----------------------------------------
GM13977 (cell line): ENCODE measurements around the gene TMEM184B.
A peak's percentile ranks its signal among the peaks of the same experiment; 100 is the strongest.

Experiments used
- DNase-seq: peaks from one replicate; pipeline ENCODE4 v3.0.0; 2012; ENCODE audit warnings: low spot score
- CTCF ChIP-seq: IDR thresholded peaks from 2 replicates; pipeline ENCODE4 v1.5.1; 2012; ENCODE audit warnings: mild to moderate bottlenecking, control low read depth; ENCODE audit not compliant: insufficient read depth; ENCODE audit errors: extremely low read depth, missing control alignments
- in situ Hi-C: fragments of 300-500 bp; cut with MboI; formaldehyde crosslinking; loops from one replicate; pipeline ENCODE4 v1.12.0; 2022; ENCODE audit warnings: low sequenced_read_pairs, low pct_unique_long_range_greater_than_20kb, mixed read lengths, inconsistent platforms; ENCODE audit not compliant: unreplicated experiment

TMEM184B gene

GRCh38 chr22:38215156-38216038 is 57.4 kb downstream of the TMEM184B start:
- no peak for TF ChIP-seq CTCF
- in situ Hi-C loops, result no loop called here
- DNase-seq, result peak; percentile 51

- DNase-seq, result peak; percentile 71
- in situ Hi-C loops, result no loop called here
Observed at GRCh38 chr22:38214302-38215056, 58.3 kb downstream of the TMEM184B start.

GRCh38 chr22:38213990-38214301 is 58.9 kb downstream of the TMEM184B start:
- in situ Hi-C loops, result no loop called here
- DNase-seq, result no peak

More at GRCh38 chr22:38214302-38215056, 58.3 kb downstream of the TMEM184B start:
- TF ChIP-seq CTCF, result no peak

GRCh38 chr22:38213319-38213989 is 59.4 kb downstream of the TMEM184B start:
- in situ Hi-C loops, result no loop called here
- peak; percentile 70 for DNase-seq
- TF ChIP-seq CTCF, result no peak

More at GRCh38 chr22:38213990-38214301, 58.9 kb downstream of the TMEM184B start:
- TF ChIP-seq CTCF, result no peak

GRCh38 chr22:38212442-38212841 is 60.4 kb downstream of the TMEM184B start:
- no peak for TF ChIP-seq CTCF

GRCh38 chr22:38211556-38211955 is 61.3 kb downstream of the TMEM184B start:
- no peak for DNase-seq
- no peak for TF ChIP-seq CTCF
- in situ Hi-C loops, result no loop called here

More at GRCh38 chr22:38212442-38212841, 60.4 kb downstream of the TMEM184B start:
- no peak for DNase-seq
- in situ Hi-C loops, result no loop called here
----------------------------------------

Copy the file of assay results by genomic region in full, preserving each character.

GM13977 (cell line): ENCODE measurements around the gene TMEM184B.
A peak's percentile ranks its signal among the peaks of the same experiment; 100 is the strongest.

Experiments used
- DNase-seq: peaks from one replicate; pipeline ENCODE4 v3.0.0; 2012; ENCODE audit warnings: low spot score
- CTCF ChIP-seq: IDR thresholded peaks from 2 replicates; pipeline ENCODE4 v1.5.1; 2012; ENCODE audit warnings: mild to moderate bottlenecking, control low read depth; ENCODE audit not compliant: insufficient read depth; ENCODE audit errors: extremely low read depth, missing control alignments
- in situ Hi-C: fragments of 300-500 bp; cut with MboI; formaldehyde crosslinking; loops from one replicate; pipeline ENCODE4 v1.12.0; 2022; ENCODE audit warnings: low sequenced_read_pairs, low pct_unique_long_range_greater_than_20kb, mixed read lengths, inconsistent platforms; ENCODE audit not compliant: unreplicated experiment

TMEM184B gene

GRCh38 chr22:38215156-38216038 is 57.4 kb downstream of the TMEM184B start:
- no peak for TF ChIP-seq CTCF
- in situ Hi-C loops, result no loop called here
- DNase-seq, result peak; percentile 51

- DNase-seq, result peak; percentile 71
- in situ Hi-C loops, result no loop called here
Observed at GRCh38 chr22:38214302-38215056, 58.3 kb downstream of the TMEM184B start.

GRCh38 chr22:38213990-38214301 is 58.9 kb downstream of the TMEM184B start:
- in situ Hi-C loops, result no loop called here
- DNase-seq, result no peak

More at GRCh38 chr22:38214302-38215056, 58.3 kb downstream of the TMEM184B start:
- TF ChIP-seq CTCF, result no peak

GRCh38 chr22:38213319-38213989 is 59.4 kb downstream of the TMEM184B start:
- in situ Hi-C loops, result no loop called here
- peak; percentile 70 for DNase-seq
- TF ChIP-seq CTCF, result no peak

More at GRCh38 chr22:38213990-38214301, 58.9 kb downstream of the TMEM184B start:
- TF ChIP-seq CTCF, result no peak

GRCh38 chr22:38212442-38212841 is 60.4 kb downstream of the TMEM184B start:
- no peak for TF ChIP-seq CTCF

GRCh38 chr22:38211556-38211955 is 61.3 kb downstream of the TMEM184B start:
- no peak for DNase-seq
- no peak for TF ChIP-seq CTCF
- in situ Hi-C loops, result no loop called here

More at GRCh38 chr22:38212442-38212841, 60.4 kb downstream of the TMEM184B start:
- no peak for DNase-seq
- in situ Hi-C loops, result no loop called here